In this small village we find a brand new medical clinic. This facility was donated by the Peruvian Red Cross together with a similar group in Germany.  


There is one woman, a nurse, I think, or maybe just a ‘health worker’, who is here every day. The doctor comes maybe once a week. 


The examination room. 


There were several medical posters, all in Spanish (which is usually not spoken or read by local adults). This one shows the cycle required for cholera to spread.  


Driving back down the hill, we saw a man making adobe bricks. These sun-dried bricks are the primary building material in much of Peru.

He has already mixed straw in with the clay-bearing mud. In the first photo he shovels it into a mold.  

He then compresses the mixture in the mold. He uses his feet for this. 


Then he smoothes the top of the brick. 


Then removes the mold, so he can make another brick. 


Driving back down into Ollantaytanbo, we see the food storage areas on this hillside again. 

Next we are headed into the Inca ruins of Ollantaytanbo.  For the Incas it was a ceremonial center and perhaps an administrative center. Today, besides a popular ruin to visit, it is also an entry point to the popular Inca Trail.

At the entrance to the ruins, this blind Quechuan man plays a kind of harp.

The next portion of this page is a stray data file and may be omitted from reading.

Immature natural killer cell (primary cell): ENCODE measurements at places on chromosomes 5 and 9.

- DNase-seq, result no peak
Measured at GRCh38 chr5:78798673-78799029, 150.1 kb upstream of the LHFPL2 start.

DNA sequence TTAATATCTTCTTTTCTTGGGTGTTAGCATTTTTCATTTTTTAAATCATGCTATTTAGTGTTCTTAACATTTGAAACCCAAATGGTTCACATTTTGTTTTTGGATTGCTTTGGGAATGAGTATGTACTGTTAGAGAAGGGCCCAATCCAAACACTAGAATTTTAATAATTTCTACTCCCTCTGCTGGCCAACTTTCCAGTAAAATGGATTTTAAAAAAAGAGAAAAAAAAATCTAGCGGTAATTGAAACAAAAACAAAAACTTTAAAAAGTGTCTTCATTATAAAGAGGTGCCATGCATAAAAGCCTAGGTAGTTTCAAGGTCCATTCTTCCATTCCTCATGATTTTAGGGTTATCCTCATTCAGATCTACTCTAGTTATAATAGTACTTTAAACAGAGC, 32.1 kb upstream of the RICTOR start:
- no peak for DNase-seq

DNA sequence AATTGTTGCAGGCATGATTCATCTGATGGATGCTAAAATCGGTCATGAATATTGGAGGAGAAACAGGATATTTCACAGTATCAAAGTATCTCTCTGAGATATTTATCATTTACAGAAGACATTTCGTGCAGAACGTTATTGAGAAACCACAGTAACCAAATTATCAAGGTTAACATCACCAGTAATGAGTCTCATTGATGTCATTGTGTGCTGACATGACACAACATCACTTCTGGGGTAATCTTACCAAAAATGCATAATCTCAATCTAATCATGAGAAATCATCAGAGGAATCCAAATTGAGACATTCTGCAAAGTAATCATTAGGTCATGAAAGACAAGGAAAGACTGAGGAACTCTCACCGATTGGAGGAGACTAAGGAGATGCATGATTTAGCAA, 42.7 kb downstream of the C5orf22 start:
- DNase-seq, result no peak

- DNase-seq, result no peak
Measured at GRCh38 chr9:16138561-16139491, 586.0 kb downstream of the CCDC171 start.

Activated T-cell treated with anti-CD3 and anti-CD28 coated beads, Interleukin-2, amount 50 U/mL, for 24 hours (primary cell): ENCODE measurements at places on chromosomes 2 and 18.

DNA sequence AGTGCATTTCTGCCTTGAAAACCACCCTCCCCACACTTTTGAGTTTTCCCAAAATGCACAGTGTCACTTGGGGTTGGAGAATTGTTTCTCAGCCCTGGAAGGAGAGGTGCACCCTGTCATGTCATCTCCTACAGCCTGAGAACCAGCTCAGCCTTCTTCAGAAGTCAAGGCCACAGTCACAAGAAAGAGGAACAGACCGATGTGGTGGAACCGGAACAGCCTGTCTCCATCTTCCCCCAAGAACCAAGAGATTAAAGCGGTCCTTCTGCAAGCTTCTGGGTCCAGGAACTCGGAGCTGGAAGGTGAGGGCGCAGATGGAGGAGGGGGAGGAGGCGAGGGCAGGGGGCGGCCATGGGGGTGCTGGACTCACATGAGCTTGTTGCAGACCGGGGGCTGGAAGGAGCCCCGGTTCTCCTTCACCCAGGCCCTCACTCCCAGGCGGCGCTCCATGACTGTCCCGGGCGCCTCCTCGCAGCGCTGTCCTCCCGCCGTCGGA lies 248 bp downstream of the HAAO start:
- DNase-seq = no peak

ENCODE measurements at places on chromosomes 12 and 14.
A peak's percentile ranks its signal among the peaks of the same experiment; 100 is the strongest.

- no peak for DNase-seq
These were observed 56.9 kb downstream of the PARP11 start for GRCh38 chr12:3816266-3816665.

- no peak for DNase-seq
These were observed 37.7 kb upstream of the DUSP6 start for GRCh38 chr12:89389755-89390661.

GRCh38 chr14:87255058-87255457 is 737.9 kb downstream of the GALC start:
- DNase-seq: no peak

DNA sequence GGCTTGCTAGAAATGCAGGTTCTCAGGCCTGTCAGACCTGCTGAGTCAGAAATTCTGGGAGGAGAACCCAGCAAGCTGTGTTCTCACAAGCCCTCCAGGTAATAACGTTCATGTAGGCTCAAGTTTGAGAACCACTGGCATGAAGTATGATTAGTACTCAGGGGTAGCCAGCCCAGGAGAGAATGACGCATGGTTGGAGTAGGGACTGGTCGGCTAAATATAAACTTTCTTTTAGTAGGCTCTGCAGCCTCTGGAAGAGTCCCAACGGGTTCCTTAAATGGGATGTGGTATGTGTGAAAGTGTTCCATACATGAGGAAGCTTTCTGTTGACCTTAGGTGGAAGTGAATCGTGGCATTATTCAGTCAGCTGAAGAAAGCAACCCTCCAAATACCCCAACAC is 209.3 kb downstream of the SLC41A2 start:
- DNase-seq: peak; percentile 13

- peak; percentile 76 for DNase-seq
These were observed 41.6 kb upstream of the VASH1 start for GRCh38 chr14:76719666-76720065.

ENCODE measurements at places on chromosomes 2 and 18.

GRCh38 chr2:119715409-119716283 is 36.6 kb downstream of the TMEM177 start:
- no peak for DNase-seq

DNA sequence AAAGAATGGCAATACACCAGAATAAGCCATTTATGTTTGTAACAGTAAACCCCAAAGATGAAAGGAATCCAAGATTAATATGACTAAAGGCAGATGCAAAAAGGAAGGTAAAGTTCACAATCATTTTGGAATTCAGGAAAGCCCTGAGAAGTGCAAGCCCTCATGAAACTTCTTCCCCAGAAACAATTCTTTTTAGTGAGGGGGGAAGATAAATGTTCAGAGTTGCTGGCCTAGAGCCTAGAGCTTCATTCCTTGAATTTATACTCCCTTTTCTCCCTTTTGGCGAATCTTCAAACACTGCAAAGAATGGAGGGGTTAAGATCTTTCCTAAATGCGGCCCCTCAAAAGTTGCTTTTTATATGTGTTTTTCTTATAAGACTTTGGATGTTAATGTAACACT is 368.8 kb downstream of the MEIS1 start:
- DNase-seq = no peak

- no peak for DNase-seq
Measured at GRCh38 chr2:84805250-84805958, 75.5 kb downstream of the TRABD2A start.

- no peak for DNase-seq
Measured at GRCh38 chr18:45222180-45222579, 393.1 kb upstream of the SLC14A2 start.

The ruins go up the mountain, and, at ground level, up the valley next to a stream. 


Here is the main section that goes up the hill. 


At the base of the hill are several Inca buildings. There are two that are restored, and roofed in the ways that Incas would have done. 


Some really big rocks were used to make the rock walls that go up the hill. 


This finely carved piece, now lying on its side, would have been used for part of a door.  Considering that the Inca did not have iron tools, this carving is very good.


A rock wall with niches. These niches are typical of Inca construction, and trapezoidal rather than square. This shape was helpful in the ability of the wall to withstand earthquakes. 


Stairs up the hill into the ruins. 


A smaller building is near the top of this hill section. 


Notice on this section of the walls there seem to be two different construction approaches. The rocks to the lower right are smaller, and those above this are larger. This indicates, we are told, that they were built at two different times, perhaps by two different peoples. 


Looking down from the hill, here is the town. 


More ruins lay below the hill. 


Across the valley we see the food storage buildings to the right and left. In the center is an area said to represent the face of some god that was also carved out of the rock hillside.